The models will be sold under the ‘HM Armed Forces’ brand name and include three different types of 25-centimetre (10-inch) action figures representing each branch of the armed forces: the Royal Navy, the British Army and the Royal Air Force. According to Character Group, the models are precise scaled-down versions of real soldiers. Their clothes and equipment are identical to the authentic uniforms. The army Infantryman is dressed, for example, in the same desert combat uniform as troops currently stationed in Iraq and Afghanistan and the navy range includes a diver wearing a wetsuit, flippers, mask and oxygen tank.
The company also announced that it would launch its first female soldier before the end of the year, as well as a villain modelled on an al-Qaida terrorist. The initial range already includes a black figure, but the Ministry of Defence said that other ethnic minorities would also be included. Jon Diver, the head of Character Group, explained, however, that the villains would not be dressed as Arabs wearing head-dresses. He was quoted in an article published on the website of The Guardian:
‘We don't want to get into that all […] We are asked by retailers to have a badThe range also includes military equipment and vehicles. The figures will sell for between £15 and £40 and the equipment will cost up to £100 for a pair of Deluxe Night Vision Goggles!
figure, so we came up with a generic character.’
Palitoy was founded, in 1919, as the Cascelloid Company by Alfred Pallet. The first toy to be produced was a windmill in 1920. Five years later, the first doll was produced. Although toy production slowed down as a result of the outbreak of the Second World War, it recovered in the late 1940s. Palitoy was sold to General Mills in 1968. It became Palitoy Company in 1980, when Palitoy, Denys Fischer and Chad Valley broke away from General Mills. Alfred Pallet died in 1982 and, in 1986, the company ceased trading. Factories, toy moulds and copyrights were all subsequently bought by Hasbro.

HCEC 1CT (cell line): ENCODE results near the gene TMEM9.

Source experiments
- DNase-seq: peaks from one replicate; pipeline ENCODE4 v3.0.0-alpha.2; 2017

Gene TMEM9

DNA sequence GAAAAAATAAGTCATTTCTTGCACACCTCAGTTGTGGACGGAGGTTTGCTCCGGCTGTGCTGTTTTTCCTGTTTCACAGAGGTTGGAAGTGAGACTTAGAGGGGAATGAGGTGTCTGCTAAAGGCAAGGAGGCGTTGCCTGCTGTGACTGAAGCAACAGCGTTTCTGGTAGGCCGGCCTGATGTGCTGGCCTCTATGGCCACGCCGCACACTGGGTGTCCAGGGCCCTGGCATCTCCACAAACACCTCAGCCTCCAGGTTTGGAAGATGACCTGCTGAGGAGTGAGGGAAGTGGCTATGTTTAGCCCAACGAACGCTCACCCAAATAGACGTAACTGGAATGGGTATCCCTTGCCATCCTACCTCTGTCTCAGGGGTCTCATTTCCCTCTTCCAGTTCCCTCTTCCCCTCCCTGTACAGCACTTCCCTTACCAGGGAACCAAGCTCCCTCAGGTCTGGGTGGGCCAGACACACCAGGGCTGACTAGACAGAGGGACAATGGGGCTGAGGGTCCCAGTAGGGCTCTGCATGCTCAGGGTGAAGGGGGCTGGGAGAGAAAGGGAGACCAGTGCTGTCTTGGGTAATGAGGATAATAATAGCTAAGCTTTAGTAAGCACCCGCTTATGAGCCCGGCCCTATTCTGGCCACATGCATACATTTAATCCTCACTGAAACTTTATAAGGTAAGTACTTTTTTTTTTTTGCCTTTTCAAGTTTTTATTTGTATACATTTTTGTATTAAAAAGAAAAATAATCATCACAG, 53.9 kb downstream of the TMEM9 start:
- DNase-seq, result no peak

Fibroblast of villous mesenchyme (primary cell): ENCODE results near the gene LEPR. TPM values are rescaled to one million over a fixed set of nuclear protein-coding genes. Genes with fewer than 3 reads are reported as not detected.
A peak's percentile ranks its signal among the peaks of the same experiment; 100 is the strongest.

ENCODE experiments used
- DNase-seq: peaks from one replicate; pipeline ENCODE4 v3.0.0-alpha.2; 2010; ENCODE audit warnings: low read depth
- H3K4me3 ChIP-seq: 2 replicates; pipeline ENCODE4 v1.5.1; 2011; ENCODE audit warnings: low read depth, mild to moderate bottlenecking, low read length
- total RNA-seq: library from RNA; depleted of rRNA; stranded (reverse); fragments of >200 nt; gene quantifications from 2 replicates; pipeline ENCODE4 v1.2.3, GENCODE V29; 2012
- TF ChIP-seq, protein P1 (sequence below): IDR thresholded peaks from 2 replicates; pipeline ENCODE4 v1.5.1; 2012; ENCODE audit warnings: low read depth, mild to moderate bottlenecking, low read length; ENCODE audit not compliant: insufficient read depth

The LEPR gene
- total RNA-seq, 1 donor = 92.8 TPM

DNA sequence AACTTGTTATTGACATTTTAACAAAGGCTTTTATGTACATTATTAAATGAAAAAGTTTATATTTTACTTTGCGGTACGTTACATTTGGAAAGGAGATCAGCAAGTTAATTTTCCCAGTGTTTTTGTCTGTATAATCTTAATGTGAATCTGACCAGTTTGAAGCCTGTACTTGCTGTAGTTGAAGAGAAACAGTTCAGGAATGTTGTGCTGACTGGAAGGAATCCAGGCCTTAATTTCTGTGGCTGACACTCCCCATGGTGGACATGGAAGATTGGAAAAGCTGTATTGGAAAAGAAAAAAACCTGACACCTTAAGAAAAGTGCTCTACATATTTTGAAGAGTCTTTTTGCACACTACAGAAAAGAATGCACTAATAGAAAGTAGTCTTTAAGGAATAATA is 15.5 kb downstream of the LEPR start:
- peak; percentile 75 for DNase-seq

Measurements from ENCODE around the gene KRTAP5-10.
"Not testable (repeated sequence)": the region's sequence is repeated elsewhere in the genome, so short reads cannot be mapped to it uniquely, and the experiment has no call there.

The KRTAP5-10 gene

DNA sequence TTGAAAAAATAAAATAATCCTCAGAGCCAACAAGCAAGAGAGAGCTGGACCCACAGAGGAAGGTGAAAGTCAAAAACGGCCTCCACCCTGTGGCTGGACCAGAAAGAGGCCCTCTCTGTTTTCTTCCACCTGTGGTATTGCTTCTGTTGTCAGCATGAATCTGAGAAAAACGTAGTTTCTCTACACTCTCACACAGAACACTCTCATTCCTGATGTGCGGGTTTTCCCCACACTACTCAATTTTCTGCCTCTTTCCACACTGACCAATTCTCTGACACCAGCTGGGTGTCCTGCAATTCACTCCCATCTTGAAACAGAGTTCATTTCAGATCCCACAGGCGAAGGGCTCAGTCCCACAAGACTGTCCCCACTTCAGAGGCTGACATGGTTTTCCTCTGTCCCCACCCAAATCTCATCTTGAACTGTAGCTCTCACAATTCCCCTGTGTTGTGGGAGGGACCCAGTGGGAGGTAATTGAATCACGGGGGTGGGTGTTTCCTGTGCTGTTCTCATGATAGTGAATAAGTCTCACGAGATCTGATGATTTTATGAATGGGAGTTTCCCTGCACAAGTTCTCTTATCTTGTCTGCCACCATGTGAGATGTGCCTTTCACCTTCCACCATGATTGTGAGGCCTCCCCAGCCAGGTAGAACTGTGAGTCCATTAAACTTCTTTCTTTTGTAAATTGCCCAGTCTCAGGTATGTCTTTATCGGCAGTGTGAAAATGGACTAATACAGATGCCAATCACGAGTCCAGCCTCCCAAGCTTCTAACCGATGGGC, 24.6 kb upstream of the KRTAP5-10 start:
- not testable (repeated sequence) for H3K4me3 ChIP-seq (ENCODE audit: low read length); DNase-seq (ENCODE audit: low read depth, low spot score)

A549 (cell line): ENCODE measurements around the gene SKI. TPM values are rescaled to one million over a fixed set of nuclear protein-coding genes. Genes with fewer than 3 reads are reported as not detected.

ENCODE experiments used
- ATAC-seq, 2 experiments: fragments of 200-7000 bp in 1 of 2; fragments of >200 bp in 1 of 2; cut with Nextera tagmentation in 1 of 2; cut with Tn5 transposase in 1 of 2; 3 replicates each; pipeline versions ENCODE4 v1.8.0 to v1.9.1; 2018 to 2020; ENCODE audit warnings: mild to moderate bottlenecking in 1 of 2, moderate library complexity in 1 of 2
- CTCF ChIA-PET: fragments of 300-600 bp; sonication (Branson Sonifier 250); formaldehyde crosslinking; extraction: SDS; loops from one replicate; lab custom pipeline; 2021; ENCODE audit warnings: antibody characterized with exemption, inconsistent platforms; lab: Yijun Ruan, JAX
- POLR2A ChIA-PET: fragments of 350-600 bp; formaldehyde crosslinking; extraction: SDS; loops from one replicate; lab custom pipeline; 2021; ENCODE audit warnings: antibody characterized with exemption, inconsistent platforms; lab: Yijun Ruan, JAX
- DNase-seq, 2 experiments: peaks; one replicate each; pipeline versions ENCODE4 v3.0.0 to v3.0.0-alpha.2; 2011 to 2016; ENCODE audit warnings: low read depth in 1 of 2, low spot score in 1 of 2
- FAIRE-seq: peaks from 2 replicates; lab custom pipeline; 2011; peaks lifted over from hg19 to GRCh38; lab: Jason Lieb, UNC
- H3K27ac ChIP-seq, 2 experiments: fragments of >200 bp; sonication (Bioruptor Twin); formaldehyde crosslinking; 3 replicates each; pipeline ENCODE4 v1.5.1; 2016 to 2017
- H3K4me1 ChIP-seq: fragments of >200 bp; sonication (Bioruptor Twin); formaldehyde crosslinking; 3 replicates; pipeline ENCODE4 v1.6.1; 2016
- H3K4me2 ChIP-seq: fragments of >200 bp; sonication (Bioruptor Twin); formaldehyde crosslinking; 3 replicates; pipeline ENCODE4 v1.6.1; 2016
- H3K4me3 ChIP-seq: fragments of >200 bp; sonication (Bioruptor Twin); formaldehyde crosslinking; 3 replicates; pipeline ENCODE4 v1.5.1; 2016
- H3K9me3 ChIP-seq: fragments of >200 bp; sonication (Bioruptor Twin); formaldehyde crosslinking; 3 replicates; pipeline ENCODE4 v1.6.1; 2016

As to the future of the HM Armed Forces Action Man, Jon Diver believes that:
‘What makes this unique is bringing the MoD in to authenticate the figures.
Could it be as big as Doctor Who? I certainly think it has a chance.’
A slideshow on the website of The Guardian depicts the development of the Action Man figures from 1966 to the present models.
Toys are not just a means of entertainment, however. This article by John Brewer charts the history of the educational toy and reveals the importance of toys to understand changing conceptions of childhood and social attitudes towards play, from the 16th century to the present day. Childhood Revisited: The Genesis of the Modern Toy
In the 4th century BC Plato and Aristotle were already advocating the benefits of children’s games as a stimulus to learning and good citizenship. For further information, read our article Child's Play in Classical Athens
To find out about toys, games and childhood in medieval England, read our article Child's Play in Medieval England